The first half of the semester was designed to expose us to various types of engines, techniques and configurations, while the second half of the semester is practical application of engine problems, i.e. the real world. I guess you can say, the rubber is meeting the road now and it’s cool. I was going to bring a buddy’s chainsaw to class last night for my first “free lab” project, however, we were not able to meet prior to class so I showed up empty handed. This wasn’t an issue though, there was plenty of stuff there to get my hands dirty and greasy in.
Tiffany, a young lady in our class, is starting up an extreme sports rental business and took the small engine repair course so she could learn how to work on the stuff she will be renting out; talk about smart. She had brought a Bombardier Sea-Doo up to the shop for us to look at; it was running terrible, smoking and wouldn’t idle. Long story short, after adjustments and running it for a bit; it ran like it was ready for the lake. Tiffany still needs to clean out the gas tank and put in new gas lines, which will cost around $20.00. The cool part of this is, she bought the Sea-Doo for $400.00, so for $420.00 she has something that will pay for itself in a matter of hours when it is rented out. Pretty amazing if you ask me!
We had a Snaper riding lawn mower, I spoke of it last week, that required a new throttle control mount and new battery; which the owner brought to the shop right before class. Ed and I were charged with changing out the control mount, adjust the throttle, choke and governor settings and put in the new battery. Everything was going smoothly and then we figured out that one of the screw holes wasn’t threaded, so I was able to tap out a screw hole for the first time. Ed and I put the throttle control mount on the engine, made the necessary adjustments, put in the battery and it worked like any other Forrest Gump Snaper mower I have ever seen. FYI: never hurts to take a picture of something you are working on so you can put it back together the same way; I am getting old, lol…..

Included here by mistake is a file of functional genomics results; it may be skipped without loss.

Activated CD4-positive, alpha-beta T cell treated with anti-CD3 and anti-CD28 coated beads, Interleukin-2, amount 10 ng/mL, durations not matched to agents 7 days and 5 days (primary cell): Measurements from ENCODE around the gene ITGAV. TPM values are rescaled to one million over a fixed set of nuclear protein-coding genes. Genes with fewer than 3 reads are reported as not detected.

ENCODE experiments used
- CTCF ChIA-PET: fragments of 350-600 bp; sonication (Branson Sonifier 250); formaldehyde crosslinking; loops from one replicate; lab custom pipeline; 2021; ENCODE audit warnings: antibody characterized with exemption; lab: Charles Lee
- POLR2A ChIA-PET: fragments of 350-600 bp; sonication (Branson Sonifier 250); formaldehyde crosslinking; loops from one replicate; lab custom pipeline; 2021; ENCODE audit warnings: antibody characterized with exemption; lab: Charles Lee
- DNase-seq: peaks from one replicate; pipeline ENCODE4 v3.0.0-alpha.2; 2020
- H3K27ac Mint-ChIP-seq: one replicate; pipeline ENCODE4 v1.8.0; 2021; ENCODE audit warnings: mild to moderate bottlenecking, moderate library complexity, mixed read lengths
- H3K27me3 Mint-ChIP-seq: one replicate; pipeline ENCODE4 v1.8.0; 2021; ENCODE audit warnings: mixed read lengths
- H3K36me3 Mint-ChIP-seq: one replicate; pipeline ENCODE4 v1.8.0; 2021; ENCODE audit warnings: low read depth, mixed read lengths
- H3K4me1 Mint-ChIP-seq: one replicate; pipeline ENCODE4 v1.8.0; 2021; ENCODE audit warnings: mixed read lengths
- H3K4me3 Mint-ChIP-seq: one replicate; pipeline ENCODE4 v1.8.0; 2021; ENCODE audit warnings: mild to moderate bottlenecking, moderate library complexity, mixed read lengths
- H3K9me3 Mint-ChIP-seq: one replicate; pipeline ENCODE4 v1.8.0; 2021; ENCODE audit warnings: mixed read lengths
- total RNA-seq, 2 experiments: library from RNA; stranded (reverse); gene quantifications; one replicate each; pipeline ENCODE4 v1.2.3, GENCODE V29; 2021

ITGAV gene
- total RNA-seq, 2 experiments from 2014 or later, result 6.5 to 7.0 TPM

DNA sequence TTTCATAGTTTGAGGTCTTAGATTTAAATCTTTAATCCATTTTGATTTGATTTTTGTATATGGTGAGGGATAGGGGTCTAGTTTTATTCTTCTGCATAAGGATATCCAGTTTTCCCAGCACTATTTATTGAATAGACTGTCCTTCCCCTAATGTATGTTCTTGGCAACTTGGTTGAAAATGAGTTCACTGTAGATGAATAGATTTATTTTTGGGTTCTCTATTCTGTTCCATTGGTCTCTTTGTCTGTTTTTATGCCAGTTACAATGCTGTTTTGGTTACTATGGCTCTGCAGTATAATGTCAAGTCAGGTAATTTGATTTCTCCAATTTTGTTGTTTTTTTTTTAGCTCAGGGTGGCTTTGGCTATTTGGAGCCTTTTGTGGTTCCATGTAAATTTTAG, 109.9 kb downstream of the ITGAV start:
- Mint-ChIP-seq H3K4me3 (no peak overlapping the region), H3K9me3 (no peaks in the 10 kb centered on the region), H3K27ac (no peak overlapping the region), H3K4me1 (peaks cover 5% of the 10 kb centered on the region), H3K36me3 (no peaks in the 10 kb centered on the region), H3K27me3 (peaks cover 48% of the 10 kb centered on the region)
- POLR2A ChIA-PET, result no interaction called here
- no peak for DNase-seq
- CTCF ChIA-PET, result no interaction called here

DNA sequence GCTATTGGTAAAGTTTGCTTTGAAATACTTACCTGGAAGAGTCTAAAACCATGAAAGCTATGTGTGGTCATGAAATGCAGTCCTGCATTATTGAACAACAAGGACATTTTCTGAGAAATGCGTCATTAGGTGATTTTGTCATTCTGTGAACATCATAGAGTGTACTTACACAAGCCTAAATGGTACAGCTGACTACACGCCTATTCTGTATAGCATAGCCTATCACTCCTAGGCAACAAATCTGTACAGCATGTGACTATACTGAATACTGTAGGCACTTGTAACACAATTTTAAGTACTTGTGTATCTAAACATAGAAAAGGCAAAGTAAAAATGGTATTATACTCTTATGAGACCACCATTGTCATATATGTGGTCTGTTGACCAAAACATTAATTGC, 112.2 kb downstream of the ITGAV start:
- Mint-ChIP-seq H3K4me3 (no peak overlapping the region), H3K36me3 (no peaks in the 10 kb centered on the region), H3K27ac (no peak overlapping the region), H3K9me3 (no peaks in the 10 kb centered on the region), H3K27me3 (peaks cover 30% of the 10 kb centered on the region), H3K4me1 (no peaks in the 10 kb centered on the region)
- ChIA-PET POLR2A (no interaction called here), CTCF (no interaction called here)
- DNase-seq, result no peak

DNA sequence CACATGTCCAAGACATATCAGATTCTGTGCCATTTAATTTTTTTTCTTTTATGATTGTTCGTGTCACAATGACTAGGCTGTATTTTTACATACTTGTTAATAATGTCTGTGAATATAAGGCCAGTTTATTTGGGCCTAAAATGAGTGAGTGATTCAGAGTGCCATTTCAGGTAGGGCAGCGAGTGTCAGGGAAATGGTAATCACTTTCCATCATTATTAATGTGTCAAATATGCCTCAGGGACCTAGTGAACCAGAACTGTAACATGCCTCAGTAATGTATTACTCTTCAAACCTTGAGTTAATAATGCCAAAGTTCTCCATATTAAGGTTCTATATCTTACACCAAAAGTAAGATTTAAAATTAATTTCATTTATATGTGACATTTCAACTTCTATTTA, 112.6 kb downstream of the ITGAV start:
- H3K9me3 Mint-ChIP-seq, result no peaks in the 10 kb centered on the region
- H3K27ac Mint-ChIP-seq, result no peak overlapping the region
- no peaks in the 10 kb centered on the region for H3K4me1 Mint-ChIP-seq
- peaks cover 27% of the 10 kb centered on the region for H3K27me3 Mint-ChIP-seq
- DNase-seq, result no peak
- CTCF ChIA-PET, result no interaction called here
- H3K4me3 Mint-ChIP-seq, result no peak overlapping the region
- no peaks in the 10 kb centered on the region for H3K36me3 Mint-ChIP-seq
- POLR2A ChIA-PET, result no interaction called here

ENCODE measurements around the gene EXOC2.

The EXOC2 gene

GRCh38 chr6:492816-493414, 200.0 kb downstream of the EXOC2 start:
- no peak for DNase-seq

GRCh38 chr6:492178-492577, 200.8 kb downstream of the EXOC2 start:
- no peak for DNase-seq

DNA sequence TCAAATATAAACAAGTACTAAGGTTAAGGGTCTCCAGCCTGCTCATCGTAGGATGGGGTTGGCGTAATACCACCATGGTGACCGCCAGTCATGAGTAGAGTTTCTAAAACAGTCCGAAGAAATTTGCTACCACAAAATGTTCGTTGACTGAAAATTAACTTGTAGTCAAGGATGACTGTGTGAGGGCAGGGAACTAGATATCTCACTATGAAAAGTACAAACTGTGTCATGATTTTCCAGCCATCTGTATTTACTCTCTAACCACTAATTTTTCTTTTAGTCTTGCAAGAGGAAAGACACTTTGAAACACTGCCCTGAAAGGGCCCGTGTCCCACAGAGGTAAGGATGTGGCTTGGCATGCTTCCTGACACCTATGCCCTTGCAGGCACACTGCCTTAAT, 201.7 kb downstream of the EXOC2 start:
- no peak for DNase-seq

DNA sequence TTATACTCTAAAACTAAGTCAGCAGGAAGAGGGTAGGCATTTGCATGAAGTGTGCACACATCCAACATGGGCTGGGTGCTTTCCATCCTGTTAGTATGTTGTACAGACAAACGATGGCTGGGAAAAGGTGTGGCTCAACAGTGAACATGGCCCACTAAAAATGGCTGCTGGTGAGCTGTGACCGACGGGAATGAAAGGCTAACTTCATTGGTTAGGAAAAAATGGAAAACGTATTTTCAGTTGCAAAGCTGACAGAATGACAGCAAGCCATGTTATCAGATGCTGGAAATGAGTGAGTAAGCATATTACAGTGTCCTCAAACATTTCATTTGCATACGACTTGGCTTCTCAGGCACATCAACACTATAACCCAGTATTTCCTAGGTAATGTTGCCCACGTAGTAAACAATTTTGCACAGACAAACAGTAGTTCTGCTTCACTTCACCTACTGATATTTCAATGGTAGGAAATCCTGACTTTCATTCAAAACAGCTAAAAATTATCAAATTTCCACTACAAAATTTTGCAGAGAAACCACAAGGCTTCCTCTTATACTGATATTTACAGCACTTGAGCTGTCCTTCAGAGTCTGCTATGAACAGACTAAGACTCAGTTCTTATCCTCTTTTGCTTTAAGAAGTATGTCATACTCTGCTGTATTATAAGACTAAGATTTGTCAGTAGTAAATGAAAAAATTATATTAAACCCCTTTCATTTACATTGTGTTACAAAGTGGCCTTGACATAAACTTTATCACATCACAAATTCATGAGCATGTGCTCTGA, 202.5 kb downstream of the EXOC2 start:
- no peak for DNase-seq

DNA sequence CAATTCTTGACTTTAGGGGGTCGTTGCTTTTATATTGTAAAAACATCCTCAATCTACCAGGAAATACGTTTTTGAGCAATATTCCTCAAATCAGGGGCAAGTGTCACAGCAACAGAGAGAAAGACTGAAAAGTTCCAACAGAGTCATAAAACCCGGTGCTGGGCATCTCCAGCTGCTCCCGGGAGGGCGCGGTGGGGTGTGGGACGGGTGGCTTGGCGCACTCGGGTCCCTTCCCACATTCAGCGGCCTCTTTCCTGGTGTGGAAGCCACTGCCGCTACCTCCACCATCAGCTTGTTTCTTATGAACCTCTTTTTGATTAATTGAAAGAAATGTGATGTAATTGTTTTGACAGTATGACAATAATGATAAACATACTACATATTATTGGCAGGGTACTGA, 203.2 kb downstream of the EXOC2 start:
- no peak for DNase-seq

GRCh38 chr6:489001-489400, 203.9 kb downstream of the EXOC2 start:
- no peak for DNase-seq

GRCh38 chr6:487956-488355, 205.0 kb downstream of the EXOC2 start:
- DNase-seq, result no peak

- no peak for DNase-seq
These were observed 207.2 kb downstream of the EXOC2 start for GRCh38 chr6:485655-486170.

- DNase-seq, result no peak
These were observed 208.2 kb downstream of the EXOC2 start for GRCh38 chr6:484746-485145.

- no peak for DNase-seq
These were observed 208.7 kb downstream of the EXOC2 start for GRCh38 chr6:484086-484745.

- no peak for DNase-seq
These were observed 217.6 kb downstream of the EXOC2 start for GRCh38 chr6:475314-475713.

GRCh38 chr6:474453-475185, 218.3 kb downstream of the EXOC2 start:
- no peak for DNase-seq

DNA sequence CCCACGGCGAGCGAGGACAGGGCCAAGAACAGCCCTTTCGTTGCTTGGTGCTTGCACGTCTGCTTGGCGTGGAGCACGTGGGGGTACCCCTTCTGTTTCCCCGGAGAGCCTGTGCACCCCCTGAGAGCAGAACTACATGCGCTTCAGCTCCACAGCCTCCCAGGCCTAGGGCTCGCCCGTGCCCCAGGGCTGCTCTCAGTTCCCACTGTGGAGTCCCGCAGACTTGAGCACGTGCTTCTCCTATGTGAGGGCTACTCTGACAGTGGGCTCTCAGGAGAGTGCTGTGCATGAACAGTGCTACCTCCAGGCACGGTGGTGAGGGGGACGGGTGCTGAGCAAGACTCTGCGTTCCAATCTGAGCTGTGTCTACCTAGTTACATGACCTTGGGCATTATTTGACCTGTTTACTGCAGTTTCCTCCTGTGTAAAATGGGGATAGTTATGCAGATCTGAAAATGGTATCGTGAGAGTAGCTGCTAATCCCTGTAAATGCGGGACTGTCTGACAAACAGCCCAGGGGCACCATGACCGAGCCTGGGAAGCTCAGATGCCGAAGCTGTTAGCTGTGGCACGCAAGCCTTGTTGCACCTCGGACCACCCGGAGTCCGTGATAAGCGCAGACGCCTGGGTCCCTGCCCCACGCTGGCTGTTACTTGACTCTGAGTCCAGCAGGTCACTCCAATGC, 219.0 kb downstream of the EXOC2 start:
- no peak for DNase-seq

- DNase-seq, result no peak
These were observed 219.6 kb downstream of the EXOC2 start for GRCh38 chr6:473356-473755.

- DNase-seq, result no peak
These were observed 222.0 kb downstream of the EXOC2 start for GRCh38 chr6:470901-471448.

Something else I had never been exposed to but got to learn last night; sharpening chainsaw chains. You might be thinking, “WOW BikerMonkey you really live on the wild side or don’t get out much.” Acutally, have you ever tried to cut a tree with a dull chainsaw? Not a bad skill to know really. Granted, I won’t have a special chainsaw chain sharpener laying around the garage anytime soon and you certainly couldn’t make any money at it for other folks. It takes about 30 minutes to sharpen a chainsaw chain or $16.00 to go by two at the local harware store; figure out what your time is worth….. I could see sharpening chainsaw chains simply as a value added service if one was working on the chainsaw itself for a customer. Honestly though, if you have a couple of blades laying around, you can get some extra use out of them, it’s not a bad deal.
You know, I may be out driving around either Thursday night or Friday morning before trash pick just looking for those lawn mowers or weedeaters that folks just throw to the curb because they simply don’t know how to fix them or have just got so use to the fact that the brand new mower is right around the corner at the store. Crazy enough, you can sell used running lawn mowers all day long for $50 to $75, perhaps it costs $5.00 to fix them but my math says that’s not a bad return and it’s fun for this BikerMonkey.